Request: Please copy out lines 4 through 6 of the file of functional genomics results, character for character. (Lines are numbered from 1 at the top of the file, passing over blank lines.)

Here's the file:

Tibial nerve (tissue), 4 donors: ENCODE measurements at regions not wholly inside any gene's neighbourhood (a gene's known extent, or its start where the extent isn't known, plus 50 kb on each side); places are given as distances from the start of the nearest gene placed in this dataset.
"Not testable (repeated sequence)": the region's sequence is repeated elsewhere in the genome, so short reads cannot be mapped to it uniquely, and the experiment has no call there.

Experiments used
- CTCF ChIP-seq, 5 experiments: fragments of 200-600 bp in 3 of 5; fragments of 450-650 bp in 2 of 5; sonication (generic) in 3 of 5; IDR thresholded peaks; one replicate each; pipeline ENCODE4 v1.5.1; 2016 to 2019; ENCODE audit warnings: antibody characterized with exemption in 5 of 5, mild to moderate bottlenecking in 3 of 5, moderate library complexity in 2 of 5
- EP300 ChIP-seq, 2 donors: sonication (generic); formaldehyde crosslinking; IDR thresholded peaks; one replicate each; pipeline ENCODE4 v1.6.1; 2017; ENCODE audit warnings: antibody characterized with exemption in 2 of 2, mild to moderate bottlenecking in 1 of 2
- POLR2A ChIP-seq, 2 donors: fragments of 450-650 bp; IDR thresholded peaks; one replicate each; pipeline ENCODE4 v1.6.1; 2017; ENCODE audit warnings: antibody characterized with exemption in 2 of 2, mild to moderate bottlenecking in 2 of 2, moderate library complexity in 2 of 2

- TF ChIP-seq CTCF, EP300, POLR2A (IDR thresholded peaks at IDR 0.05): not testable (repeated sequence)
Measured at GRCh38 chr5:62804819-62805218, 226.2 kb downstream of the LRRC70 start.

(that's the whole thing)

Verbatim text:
- CTCF ChIP-seq, 5 experiments: fragments of 200-600 bp in 3 of 5; fragments of 450-650 bp in 2 of 5; sonication (generic) in 3 of 5; IDR thresholded peaks; one replicate each; pipeline ENCODE4 v1.5.1; 2016 to 2019; ENCODE audit warnings: antibody characterized with exemption in 5 of 5, mild to moderate bottlenecking in 3 of 5, moderate library complexity in 2 of 5
- EP300 ChIP-seq, 2 donors: sonication (generic); formaldehyde crosslinking; IDR thresholded peaks; one replicate each; pipeline ENCODE4 v1.6.1; 2017; ENCODE audit warnings: antibody characterized with exemption in 2 of 2, mild to moderate bottlenecking in 1 of 2
- POLR2A ChIP-seq, 2 donors: fragments of 450-650 bp; IDR thresholded peaks; one replicate each; pipeline ENCODE4 v1.6.1; 2017; ENCODE audit warnings: antibody characterized with exemption in 2 of 2, mild to moderate bottlenecking in 2 of 2, moderate library complexity in 2 of 2